What we call a rose by any other name will have such a sweet scent (quote from Romeo and Juliet by William Shakespeare, c.
Quick answer. This quote is a long-winded quote that suggests that names themselves have no value or meaning and simply serve as labels to distinguish one thing or person from another. Juliet uses this metaphor of a rose for Romeo: even if she had a different name, he would still be the man she loves.
Romeo Montecchi and Juliet Capulets meet and fall in love with Shakespeare’s lyrical story about cursed lovers. Here Juliet Romeo is saying that a name is an artificial and meaningless convention and that she loves the person called Montague, not the name Montague and not the Montague family.
What we call rose, by any other name, will have such a sweet scent.
There are no hands, feet, arms or face. Oh, be another name that belongs to a man.
A person’s name is the sweetest and most important sound for that person in all languages. The name distinguishes individuals from each other. This is what makes it unique. The information we create is particularly meaningful when we approach the situation with the person’s name.
What we call a rose by any other name will have such a sweet scent that Juliet knows that revenge prevents her from loving a Montecchi. She takes care of it. Only your name is the enemy.
A person’s name is the strongest link with their identity and individuality. Some might say that for that person it is the most important word in the world. This is the only way to easily attract the attention of others. It is a sign of courtesy and a way to recognize it.
Stein later used variations of the phrase in other scriptures, and A rose is a rose is a rose is one of his most famous quotes, often interpreted to mean that things are as they are, a statement about the law of identity, A is A.
Like all words in the dictionary, a person’s name has a meaning. Onomastics includes the naming of all things, including place names (toponyms) and people’s names (anthroponyms). Names, often referred to as first names, and surnames, often referred to as surnames, are generally made up of words of different origins.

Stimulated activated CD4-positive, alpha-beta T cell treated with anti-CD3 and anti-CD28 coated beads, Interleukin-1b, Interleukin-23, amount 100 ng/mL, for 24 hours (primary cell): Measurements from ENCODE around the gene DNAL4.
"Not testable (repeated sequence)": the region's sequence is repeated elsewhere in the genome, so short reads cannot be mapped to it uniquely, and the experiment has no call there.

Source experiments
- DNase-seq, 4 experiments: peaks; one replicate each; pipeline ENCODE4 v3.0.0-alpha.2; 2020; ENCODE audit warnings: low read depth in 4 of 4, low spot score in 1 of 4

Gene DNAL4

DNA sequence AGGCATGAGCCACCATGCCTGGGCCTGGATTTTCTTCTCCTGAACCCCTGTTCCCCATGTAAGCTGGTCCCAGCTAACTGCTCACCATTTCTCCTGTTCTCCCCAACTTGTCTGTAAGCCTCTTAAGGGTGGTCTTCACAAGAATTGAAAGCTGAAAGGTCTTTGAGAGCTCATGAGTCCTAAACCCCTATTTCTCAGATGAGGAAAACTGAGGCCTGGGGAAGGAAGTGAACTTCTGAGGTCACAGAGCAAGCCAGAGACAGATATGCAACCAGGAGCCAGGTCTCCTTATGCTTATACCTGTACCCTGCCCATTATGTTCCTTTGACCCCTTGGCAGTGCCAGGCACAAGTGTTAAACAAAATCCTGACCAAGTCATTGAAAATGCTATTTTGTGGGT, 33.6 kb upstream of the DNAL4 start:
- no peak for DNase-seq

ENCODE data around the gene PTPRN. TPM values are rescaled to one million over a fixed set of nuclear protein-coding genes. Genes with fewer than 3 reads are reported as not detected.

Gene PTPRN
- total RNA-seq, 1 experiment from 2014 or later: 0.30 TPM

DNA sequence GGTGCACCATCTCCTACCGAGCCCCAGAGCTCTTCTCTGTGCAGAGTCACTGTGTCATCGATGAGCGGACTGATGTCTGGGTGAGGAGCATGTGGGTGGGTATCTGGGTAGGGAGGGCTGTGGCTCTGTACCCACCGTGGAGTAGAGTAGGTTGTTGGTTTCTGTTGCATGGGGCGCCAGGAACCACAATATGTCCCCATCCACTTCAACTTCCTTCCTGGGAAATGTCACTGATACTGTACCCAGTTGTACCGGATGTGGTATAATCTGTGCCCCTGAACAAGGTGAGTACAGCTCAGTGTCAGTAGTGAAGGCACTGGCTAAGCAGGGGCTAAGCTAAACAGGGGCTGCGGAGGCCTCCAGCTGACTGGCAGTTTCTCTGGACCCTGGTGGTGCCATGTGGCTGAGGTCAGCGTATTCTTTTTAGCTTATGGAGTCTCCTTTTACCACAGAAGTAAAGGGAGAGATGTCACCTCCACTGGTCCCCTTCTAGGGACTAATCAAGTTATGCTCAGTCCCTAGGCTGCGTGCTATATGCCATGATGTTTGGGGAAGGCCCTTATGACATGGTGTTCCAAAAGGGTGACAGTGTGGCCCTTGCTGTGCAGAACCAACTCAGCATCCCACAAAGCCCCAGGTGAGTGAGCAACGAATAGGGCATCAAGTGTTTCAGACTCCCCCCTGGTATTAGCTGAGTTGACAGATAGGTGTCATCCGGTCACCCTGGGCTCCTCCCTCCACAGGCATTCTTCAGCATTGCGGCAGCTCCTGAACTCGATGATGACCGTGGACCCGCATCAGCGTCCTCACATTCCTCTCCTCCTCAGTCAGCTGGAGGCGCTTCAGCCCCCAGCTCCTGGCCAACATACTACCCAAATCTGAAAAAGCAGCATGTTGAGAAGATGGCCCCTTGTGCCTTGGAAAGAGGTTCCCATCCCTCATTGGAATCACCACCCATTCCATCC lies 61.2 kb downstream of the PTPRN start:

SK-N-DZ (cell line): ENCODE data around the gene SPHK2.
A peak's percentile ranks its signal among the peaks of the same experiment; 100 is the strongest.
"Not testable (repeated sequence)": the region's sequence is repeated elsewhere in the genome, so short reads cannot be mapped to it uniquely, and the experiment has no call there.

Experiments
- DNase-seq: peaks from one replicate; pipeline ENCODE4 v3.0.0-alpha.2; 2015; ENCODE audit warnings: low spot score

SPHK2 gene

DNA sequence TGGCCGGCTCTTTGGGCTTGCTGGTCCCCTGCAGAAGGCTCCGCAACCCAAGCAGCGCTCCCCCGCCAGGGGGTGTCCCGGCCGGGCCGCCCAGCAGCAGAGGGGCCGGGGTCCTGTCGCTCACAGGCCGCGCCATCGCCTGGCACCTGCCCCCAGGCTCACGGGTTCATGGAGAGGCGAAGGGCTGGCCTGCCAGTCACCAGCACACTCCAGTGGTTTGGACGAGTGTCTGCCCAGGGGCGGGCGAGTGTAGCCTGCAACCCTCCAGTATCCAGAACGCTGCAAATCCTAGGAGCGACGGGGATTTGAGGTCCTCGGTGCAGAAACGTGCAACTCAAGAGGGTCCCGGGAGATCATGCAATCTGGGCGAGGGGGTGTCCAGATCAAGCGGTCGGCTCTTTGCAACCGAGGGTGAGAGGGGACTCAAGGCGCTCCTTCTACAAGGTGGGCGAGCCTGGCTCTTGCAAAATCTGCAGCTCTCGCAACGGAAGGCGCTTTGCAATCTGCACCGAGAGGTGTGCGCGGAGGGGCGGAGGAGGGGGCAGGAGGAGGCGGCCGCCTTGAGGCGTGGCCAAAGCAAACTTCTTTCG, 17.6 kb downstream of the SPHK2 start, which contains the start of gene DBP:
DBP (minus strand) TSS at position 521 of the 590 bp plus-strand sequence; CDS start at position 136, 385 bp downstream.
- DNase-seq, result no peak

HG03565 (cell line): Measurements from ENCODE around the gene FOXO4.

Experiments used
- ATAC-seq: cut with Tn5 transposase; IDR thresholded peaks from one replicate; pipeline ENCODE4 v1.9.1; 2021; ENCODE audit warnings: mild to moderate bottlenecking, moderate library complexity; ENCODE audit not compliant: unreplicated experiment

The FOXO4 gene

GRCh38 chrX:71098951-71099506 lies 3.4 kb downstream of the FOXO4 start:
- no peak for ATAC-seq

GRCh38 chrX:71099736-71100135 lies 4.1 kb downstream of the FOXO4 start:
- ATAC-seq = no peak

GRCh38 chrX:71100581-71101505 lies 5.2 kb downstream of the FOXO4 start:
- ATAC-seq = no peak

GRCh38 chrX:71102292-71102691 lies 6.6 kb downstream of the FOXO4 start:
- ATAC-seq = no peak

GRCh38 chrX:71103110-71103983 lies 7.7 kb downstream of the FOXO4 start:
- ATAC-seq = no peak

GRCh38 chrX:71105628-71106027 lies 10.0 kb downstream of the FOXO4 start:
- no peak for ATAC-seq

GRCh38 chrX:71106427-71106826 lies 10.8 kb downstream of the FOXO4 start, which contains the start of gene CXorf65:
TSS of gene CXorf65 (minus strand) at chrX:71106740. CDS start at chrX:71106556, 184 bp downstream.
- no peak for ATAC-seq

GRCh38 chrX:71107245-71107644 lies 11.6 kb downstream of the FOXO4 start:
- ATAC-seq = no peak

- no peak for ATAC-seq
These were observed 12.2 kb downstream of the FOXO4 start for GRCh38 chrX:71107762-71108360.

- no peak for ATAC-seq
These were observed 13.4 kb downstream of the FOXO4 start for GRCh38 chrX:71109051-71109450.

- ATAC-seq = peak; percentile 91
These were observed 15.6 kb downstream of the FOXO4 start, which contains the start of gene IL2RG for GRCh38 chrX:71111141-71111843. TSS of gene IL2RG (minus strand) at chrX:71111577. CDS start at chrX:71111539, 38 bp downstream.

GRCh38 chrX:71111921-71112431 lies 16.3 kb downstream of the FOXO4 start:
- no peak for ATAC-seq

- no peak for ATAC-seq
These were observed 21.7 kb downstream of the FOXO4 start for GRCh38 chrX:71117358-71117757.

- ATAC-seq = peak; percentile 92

Hamlet from Shakespeare’s Most Memorable Quotes. Oh, poor Yorick! A Midsummer Night’s Dream. The path of true love has never been easy. Twelfth night. Don’t be afraid of greatness: some are born great, others become great and some impose greatness on themselves. Fraction. As you wish. The merchant in Venice.
- from Romeo and Juliet. My name is my enemy. You are yourself, but not Montague. Is a name a word?
Yes, the name is a word. These are particularly real names - they refer to specific people, places, or things. John is a proper name, the reason is a name. But it is also a two-word name.
What we call rose / Any other name will make it smell so sweetly. Lines from the comedy Romeo and Juliet by William Shakespeare. Juliet, prevented from marrying Romeo by the quarrel between their families, complains that Romeo’s name is the only thing keeping him away from her.
Mercutio and Benvolio try to find Romeo.
She is ashamed that he heard her say that she loves him.
Evil English! (Act III, scene II, verse 77) When Juliet Romeo names a handsome tyrant, she expresses an oxymoron because a tyrant’s actions are rarely described as beautiful.
The snapshot is a direct quote from Shakespeare’s Romeo and Juliet (2: 2) in which Juliet says: What’s in a name?
what we call a rose by any other name would have the same scent as Romeo, her name was not Romeo.
Today it is often used as a joke, as used by Clyde Jinks 1901 (Captain Jinks): A chou What in a Name Project?
In the Whats in a Name project, students examine the etymology of their name, why it was chosen for them, its meaning for them, and, if they choose, another name that the student would choose.